The DeLand, Florida, native never took competing too seriously. "But I had people telling me I had potential," she adds, "and my mom said that if I chose to do dance, I should do it 100 percent." When she began leaning toward ballet, she started training at Central Florida Ballet. Then, at 14, she moved to Tampa with her grandmother for intensive training at Next Generation Ballet. There she studied with renowned teachers Ivonne Lemus and Peter Stark, whom she still considers her "dance mom and dad."

Stark, now associate director of Boston Ballet II, immediately saw Bettes' potential. He convinced her that ballet competitions could help make connections and open doors. He also felt they would channel Bettes' drive. "She has a Type A personality, very straightforward, strong," he says. "She needed to be pushed, and she thrived on being uncomfortable and having new opportunities."

Bettes with Robby Doble and Patrick Yocum in William Forsythe's "Pas/Parts 2018." Photo by Rosalie O'Connor, Courtesy Boston Ballet.

But Stark also says Bettes' "very down-to-earth family" never made a big deal about her talent, encouraging her to pursue competitions for the experience. And so she did, somehow managing to keep it all in perspective. Bettes recalls, "The stakes never felt too high, I never had the nerves, I was very prepared. I think that helped me enjoy it." Perhaps that mind-set also helped her win. Prizes have included gold medals in the junior and senior divisions at Youth America Grand Prix, as well as medals at the World Ballet Competition and the Beijing International Ballet Invitational. In 2012, she won second prize and the Audience Favorite award at the Prix de Lausanne.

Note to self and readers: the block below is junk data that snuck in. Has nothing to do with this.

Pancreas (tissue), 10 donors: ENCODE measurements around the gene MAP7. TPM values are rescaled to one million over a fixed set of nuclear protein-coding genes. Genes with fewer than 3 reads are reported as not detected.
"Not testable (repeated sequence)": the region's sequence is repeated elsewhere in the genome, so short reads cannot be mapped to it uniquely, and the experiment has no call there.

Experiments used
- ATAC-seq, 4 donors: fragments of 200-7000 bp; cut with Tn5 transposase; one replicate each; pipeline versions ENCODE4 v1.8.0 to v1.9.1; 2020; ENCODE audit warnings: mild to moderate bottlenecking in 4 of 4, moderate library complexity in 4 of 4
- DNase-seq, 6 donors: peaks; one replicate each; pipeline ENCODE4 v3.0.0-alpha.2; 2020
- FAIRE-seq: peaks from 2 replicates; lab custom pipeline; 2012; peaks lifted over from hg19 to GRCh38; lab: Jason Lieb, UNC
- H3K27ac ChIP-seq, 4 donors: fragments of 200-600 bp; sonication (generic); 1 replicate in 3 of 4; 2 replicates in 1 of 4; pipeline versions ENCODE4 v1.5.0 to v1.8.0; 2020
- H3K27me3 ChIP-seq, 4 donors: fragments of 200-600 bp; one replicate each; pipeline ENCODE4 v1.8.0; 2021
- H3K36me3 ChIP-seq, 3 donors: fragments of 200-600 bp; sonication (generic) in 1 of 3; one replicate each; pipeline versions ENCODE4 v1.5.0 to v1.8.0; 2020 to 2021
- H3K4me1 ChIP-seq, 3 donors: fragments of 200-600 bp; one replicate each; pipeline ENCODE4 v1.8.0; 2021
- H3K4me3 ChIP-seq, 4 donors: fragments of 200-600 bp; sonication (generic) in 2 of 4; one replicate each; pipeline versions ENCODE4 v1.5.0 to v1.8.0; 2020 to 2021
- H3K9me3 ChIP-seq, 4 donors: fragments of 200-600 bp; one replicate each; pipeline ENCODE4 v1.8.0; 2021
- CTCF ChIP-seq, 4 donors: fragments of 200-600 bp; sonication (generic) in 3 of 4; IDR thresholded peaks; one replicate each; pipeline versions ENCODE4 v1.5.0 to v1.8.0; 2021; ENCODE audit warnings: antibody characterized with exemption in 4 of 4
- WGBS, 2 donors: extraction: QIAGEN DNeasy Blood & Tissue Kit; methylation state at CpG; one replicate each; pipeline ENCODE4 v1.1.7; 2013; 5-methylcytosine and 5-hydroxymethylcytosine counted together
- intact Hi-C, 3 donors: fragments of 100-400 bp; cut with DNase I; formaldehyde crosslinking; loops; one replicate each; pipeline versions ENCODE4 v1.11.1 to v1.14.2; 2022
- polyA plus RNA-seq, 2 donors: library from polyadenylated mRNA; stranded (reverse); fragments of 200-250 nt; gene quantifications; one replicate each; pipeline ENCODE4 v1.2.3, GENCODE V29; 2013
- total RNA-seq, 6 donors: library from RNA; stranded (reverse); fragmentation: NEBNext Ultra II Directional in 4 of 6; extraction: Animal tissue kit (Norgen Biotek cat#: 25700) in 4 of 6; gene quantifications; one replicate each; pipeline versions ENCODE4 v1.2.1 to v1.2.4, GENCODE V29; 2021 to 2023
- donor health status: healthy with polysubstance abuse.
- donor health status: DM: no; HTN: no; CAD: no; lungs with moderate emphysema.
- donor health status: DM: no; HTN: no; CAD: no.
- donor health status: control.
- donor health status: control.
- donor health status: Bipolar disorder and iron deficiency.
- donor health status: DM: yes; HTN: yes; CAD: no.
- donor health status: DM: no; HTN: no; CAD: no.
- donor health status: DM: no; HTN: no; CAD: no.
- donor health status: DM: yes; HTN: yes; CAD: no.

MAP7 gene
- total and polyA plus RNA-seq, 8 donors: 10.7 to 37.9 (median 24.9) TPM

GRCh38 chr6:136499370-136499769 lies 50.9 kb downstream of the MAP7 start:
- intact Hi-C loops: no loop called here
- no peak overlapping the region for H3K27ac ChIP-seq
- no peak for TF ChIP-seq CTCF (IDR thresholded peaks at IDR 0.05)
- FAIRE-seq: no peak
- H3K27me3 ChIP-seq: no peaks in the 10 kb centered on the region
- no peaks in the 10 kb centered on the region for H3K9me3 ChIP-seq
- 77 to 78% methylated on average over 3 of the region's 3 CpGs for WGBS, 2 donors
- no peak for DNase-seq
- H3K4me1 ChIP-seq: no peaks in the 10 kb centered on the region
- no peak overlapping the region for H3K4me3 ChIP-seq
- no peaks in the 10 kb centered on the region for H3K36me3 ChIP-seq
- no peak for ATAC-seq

As part of her Prix de Lausanne scholarship, Bettes chose to study at London's Royal Ballet School. But after two years, she was ready to head back to the States. "I knew I wouldn't be able to survive the atmosphere in the company, the pressure on the dancers," she says. "It's more competitive, harsher." She also wanted to be closer to family.

Boston Beginnings

Bettes was invited to take a company class at Boston Ballet through Jeffrey Cirio, who was dancing there at the time. Nissinen offered her a corps contract, bypassing the customary entrée via Boston Ballet II (the company does not have apprentice ranks). "I thought she was an exceptional talent," recalls Nissinen. "She has an incredible ballerina body, great feet, high extensions. She's very supple, and a very, very good turner."